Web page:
“There’s no real secret formula. In Twenty20 cricket you haven’t got the time to play yourself in like you have in 50-over cricket. You’ve basically got to get out there and do it from ball one. I wouldn’t say you change the way you play your game. It’s about getting to that point where you think you can accelerate the run-rate as quickly as you possibly can.”
But let’s face it. With lifeless pitches, an international schedule to make grown men weep and the continued shortening of boundaries, cricket is a batsman’s game. The poor, puce-faced bowler doesn’t have a hope in Twenty20s.
“Every bowler hates Twenty20 cricket,” Law says, with a hint of glee in his voice. “If a bowler says Twenty20’s great, it’s fantastic, ‘I love it’, they’re kidding themselves … as they watch their best deliveries sail over the fence at a regular interval. It’s not much for any of them.
“But once again, it’s about summing up the pitch, different paces, different lengths, bumpers and yorkers, and then [it’s up to the spinners] to change their pace a great deal. Gary Keedy’s been very successful for us [Lancashire]. He either bowls it extremely slow or as quickly as he possibly can.”
And that has been one of Twenty20’s biggest surprises: the impact and success of spinners. Nayan Doshi, the former Surrey spinner, has taken 53 wickets at 14.66 - more than anyone else in the history of the format. Mushtaq Ahmed is hot on his heels, with 42 at a typically miserly 13.80. Much as Law is convinced of batsmen’s need to change their mental approach to batting, so is Harbhajan Singh, the Surrey offspinner who is making his international comeback for India next week, with regard to bowling.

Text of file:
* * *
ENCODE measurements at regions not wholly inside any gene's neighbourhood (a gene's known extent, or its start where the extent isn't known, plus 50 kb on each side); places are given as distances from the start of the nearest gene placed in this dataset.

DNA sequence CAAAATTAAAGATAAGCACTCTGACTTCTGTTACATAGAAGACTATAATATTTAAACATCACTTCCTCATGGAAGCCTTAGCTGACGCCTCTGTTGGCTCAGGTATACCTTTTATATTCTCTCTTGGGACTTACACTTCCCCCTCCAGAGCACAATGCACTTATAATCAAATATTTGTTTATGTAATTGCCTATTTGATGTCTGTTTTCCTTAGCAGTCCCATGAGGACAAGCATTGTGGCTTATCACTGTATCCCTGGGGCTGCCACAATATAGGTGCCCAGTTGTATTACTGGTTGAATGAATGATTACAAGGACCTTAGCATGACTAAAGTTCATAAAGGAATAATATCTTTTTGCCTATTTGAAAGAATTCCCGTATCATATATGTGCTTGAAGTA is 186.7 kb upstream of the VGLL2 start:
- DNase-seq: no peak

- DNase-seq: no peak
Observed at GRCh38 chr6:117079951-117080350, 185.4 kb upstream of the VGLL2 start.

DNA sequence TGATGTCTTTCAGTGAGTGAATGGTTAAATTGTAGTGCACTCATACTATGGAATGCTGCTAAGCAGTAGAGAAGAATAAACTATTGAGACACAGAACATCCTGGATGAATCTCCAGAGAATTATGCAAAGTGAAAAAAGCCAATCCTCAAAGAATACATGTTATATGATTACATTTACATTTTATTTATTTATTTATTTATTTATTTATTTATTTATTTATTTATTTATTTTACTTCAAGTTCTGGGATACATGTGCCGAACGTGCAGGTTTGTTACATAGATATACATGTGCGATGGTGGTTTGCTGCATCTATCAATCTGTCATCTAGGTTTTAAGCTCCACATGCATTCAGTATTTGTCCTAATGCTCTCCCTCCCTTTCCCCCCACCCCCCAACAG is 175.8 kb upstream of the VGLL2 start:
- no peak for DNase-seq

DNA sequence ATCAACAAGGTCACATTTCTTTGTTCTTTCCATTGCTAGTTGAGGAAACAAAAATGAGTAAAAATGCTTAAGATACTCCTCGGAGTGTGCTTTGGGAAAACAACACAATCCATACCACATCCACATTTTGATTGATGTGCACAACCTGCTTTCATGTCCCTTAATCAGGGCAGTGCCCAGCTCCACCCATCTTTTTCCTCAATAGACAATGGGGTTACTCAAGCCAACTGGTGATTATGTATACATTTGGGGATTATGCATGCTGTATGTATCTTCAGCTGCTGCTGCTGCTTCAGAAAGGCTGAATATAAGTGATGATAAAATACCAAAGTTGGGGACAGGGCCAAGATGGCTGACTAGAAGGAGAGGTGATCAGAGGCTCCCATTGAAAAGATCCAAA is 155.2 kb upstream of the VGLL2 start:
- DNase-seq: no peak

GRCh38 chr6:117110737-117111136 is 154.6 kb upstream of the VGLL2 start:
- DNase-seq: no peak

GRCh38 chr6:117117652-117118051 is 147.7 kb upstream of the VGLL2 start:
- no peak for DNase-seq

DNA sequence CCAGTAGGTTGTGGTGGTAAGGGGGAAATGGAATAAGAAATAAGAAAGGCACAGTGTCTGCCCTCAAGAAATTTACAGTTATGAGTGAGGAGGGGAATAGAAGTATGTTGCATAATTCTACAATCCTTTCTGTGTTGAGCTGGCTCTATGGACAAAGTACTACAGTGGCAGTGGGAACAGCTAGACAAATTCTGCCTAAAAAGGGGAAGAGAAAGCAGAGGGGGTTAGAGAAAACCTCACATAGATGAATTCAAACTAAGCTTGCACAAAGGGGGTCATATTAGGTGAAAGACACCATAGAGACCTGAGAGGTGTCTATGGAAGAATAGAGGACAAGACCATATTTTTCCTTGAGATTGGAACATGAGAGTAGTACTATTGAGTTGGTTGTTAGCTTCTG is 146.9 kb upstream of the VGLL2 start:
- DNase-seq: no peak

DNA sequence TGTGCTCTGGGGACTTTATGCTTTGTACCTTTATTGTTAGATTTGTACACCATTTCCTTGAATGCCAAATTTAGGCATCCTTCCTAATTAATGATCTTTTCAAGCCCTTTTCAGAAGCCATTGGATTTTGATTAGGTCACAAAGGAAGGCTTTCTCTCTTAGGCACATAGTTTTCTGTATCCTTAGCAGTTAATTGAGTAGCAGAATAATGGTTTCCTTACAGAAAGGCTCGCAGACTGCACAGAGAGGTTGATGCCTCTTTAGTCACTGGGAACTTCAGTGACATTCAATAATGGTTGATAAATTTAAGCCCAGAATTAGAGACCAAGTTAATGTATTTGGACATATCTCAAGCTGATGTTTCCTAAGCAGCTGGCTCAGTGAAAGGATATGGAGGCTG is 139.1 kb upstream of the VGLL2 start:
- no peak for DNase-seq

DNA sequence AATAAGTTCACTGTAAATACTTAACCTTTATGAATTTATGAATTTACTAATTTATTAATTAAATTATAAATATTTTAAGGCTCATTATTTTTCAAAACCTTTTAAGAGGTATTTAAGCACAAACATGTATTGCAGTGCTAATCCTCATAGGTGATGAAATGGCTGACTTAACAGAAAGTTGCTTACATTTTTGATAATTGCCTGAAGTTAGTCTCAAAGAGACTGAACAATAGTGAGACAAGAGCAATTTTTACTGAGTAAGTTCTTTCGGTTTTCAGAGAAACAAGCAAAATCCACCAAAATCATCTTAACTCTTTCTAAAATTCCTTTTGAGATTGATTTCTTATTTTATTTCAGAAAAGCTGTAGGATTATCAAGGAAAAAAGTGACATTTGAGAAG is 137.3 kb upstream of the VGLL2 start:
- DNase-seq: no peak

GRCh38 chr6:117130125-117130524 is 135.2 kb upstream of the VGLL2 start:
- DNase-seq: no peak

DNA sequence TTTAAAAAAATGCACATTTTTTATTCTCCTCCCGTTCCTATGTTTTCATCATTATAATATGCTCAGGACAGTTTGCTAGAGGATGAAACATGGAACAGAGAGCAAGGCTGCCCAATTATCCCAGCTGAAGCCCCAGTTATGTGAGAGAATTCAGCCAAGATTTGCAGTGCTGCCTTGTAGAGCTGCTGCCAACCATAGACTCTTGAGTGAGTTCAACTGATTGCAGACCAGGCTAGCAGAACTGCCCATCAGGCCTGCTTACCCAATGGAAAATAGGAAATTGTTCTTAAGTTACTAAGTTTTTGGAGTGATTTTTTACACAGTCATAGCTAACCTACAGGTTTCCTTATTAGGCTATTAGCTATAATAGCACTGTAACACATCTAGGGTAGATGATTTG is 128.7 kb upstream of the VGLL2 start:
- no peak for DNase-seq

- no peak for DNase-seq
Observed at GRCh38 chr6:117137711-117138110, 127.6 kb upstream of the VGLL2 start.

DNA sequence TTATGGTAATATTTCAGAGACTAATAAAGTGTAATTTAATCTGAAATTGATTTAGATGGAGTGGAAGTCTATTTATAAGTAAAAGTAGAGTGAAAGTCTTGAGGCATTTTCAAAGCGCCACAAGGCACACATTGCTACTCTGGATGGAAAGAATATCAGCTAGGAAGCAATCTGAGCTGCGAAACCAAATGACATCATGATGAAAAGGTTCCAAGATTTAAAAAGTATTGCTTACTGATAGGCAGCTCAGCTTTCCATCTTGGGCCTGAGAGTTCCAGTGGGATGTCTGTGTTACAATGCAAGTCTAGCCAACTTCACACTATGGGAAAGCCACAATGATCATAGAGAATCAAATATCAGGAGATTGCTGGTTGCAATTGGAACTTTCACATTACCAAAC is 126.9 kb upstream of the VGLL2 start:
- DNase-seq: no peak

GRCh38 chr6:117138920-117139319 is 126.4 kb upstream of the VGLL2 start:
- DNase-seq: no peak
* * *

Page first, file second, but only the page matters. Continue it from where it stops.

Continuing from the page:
“You can’t really change things. You just have to adapt your mindset,” he says. “You know that you are going to go for runs, but still you must look to get wickets. It’s a 20-over match, so you have to bowl according to that. You just get four overs to bowl, so you have to make sure you bowl four overs the way you want to bowl.” There is a hiccup to this logic, however. Spin has been a revelatory success on Twenty20 in English cricket, but next week’s inaugural World Twenty20 in South Africa carries a couple of uncertainties. And the pitches are chief among them.
South Africa have never hosted an international so early in their season (their domestic competitions don’t even begin until October) which could produce some deathly dull, slow, low pitches. “Spinners do well in Twenty20 in England because they play in June and July when the wickets are mostly dry, and they play on big grounds,” Harbhajan says. “There will be a big difference between international and domestic Twenty20.”
Secondly, this is Twenty20’s international debut. How will the crowds react? Will Matthew Hayden bully the bowlers from the off, or will Australia’s slightly lax attitude toward the format cost them? The fewer the overs, the greater the chance of an upset.
And yet, as Law, Ramprakash and Harbhajan have said, adaptability is the fundamental key to any player in Twenty20. If they can alter their game plan to suit a Jeremy Snape “moonball” for example, or bowlers running in off one step, they can surely cope with inclement Cape Town weather and a peaty pitch.
These are professional sportsmen, after all. The grounds might appear to be dressed in candy floss and drowned in a cacophony of music, but Twenty20 cricket in the middle remains true to its roots.
Source:Cricket NewsMore on:england, Owais Shah, Twenty20